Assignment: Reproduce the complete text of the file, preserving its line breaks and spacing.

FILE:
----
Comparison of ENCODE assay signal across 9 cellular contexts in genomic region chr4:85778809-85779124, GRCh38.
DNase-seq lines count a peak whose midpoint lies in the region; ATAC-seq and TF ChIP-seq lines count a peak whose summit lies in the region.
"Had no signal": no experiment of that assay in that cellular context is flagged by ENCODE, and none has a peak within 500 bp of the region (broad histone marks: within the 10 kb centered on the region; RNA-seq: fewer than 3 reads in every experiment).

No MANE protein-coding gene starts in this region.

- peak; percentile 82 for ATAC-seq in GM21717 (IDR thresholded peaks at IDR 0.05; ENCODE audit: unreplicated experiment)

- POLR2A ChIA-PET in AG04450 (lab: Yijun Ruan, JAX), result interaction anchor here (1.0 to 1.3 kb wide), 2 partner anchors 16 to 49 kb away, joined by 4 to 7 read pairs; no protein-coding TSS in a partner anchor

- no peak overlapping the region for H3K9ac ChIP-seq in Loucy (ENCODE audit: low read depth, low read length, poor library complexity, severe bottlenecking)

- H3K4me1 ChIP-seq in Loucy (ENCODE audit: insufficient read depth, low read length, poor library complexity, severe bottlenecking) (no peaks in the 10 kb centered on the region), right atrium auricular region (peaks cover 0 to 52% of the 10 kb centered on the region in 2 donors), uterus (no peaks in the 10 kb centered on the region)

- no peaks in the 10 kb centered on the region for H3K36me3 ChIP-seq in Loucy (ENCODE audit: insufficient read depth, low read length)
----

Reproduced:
Comparison of ENCODE assay signal across 9 cellular contexts in genomic region chr4:85778809-85779124, GRCh38.
DNase-seq lines count a peak whose midpoint lies in the region; ATAC-seq and TF ChIP-seq lines count a peak whose summit lies in the region.
"Had no signal": no experiment of that assay in that cellular context is flagged by ENCODE, and none has a peak within 500 bp of the region (broad histone marks: within the 10 kb centered on the region; RNA-seq: fewer than 3 reads in every experiment).

No MANE protein-coding gene starts in this region.

- peak; percentile 82 for ATAC-seq in GM21717 (IDR thresholded peaks at IDR 0.05; ENCODE audit: unreplicated experiment)

- POLR2A ChIA-PET in AG04450 (lab: Yijun Ruan, JAX), result interaction anchor here (1.0 to 1.3 kb wide), 2 partner anchors 16 to 49 kb away, joined by 4 to 7 read pairs; no protein-coding TSS in a partner anchor

- no peak overlapping the region for H3K9ac ChIP-seq in Loucy (ENCODE audit: low read depth, low read length, poor library complexity, severe bottlenecking)

- H3K4me1 ChIP-seq in Loucy (ENCODE audit: insufficient read depth, low read length, poor library complexity, severe bottlenecking) (no peaks in the 10 kb centered on the region), right atrium auricular region (peaks cover 0 to 52% of the 10 kb centered on the region in 2 donors), uterus (no peaks in the 10 kb centered on the region)

- no peaks in the 10 kb centered on the region for H3K36me3 ChIP-seq in Loucy (ENCODE audit: insufficient read depth, low read length)